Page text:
- 1 Using the Fedora Package Database
- 1.1 Accessing the Interface
- 1.2 Signing up for packages
- 1.3 Working with your packages
- 1.4 PackageDB API
Using the Fedora Package Database
The Package Database is the place where we track ownership of packages and permissions on who is allowed to commit to a package.
Accessing the Interface
Where is the Package Database?
The packagedb is located at https://admin.fedoraproject.org/pkgdb/
Where should I go from there?
The links on the left side of the main page give you access to the major views of the information in the Package Database.
- The View Collections , View Packages , and View Bugs links allow you to browse through a list of packages, looking for information on them.
- My Packages lets you look at the list of packages you own.
- Orphan Packages displays a list of packages which are orphaned in one or more active branches.
- Project Page and Report Bugs Take you to the Package Database's project page for getting involved with development of the PackageDB code.
What's the fastest way to find a package?
Currently, there's no UI to search for a package or go directly to it. However, if you want to avoid having to go through the complete list of packages you can access a specific package by modifying the URL. Simply replace PACKAGENAME in the following URL with the name of the package you're interested in:
If you'd like to help implement package search, have a look at this ticket .
The upper right hand corner of the Package Database has a brief message that says
You are not logged in yet Login. When you click on Login, you are asked to enter your Fedora username and password. Once these are entered, you will be able to make changes in the Package Database.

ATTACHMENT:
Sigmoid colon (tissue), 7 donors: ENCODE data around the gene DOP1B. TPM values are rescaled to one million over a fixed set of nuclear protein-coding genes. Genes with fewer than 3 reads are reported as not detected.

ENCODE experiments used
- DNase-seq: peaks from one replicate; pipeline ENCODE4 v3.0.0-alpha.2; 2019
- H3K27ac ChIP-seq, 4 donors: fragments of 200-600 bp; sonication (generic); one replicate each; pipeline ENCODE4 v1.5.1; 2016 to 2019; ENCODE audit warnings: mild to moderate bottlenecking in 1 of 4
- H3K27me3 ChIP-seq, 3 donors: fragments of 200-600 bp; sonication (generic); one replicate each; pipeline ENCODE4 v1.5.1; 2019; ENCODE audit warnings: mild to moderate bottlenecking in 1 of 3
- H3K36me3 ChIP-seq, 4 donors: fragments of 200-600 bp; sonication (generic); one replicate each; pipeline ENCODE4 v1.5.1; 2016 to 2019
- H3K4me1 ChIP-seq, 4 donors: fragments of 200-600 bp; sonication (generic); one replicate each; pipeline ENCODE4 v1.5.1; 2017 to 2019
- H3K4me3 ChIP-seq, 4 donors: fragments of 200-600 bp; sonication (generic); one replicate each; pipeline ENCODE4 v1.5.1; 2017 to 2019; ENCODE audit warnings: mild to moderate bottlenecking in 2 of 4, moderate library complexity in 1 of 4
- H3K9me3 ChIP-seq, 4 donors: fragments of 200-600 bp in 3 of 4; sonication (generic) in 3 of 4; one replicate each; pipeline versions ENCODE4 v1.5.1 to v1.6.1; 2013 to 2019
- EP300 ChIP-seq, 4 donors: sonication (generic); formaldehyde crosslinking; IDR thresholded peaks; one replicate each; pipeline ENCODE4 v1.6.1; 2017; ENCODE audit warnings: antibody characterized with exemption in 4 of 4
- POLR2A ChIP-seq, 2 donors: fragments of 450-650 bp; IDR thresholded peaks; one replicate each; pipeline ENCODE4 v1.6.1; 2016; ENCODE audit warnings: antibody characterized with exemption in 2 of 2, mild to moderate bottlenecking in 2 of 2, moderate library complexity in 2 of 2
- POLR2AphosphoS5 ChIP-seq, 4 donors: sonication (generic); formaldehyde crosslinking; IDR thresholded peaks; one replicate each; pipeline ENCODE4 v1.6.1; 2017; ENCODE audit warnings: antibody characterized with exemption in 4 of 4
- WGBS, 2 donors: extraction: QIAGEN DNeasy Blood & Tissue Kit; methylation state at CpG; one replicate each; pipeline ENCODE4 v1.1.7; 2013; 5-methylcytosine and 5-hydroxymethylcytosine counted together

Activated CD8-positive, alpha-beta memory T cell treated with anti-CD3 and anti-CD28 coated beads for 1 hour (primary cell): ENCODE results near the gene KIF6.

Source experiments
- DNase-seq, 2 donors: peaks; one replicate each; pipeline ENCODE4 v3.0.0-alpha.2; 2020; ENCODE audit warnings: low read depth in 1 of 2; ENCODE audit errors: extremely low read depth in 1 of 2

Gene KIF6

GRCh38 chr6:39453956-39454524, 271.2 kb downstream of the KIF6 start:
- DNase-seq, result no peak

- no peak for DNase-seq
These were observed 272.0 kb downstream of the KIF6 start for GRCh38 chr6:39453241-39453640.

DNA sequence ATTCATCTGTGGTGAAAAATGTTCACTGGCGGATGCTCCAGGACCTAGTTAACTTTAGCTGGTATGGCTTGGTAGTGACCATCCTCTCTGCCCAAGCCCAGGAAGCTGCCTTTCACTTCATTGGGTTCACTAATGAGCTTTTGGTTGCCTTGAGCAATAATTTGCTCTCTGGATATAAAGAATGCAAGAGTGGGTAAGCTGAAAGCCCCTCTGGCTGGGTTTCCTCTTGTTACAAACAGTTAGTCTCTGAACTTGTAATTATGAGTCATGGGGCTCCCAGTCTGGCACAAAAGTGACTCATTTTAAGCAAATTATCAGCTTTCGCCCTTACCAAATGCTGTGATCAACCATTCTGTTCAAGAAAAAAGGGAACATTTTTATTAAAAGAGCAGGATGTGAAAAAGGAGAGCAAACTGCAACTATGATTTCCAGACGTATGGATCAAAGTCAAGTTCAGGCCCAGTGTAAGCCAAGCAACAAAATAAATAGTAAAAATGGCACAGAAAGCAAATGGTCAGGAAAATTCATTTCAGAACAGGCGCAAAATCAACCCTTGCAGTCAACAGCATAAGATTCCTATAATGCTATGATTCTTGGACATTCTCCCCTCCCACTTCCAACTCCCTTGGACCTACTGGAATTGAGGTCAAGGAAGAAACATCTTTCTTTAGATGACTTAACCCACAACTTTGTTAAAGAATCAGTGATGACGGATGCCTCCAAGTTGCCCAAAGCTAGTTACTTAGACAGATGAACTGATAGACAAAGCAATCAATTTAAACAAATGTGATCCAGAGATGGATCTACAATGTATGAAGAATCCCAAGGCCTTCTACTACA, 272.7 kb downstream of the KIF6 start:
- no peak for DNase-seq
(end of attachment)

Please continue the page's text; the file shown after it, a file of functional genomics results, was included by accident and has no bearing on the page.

Signing up for packages
How do I sign up for a package?
Navigate to the package's page in the Package Database. If you have not logged in, go ahead and do that now. At this point you should be back at the package's page and have a button labeled
Add myself to Packages that you can press to request access to a certain package on a certain branch. Once you've selected that button, you can check off the checkboxes for each acl you're interested in.
- watchcommits and watchbugzilla are for receiving email notifications for package changes.
- commit is for access to commit to the SCM.
- approveacls is to be allowed to approveacls just like the package owner.
I'm the package maintainer, how do I give someone commit access to my package?
Currently you have to ask the person you want to have access request acls on the package. When that happens, you will be sent an email to approve their request. You can then go to the package in the Package Database and approve their request.
There are two tickets relevant to this in the PackageDB. If you'd like to help make this feature better, feel free to work on them:
How do I find orphaned packages that I can take over?
This information is currently scattered in several places. We are working on consolidating it in the packagedb: https://admin.fedoraproject.org/pkgdb/users/packages/orphan
But information is currently also present in the wiki: http://fedoraproject.org/wiki/PackageMaintainers/OrphanedPackages http://fedoraproject.org/wiki/PackageMaintainers/RetiredPackages
If you'd like to work on migrating this information into the PackageDB, please see this ticket .
Working with your packages
How can I find my packages?
The easiest way to find the packages you work with is to view the overview of your packages. This is accessed from https://admin.fedoraproject.org/pkgdb/users/packages/
This view shows you every package for which you have an acl in a non-EOL branch. (So a package for which you only have watchbugzilla in EPEL4 will show up. A package for which you are the owner in Fedora Core 3 will not.)
How can I only list packages I'm comaintainer of?
The packagedb allows filtering the list of packages. Using the filter box on https://admin.fedoraproject.org/pkgdb/users/packages is the recommended method. Enterprising users can change the URL directly. To use it, add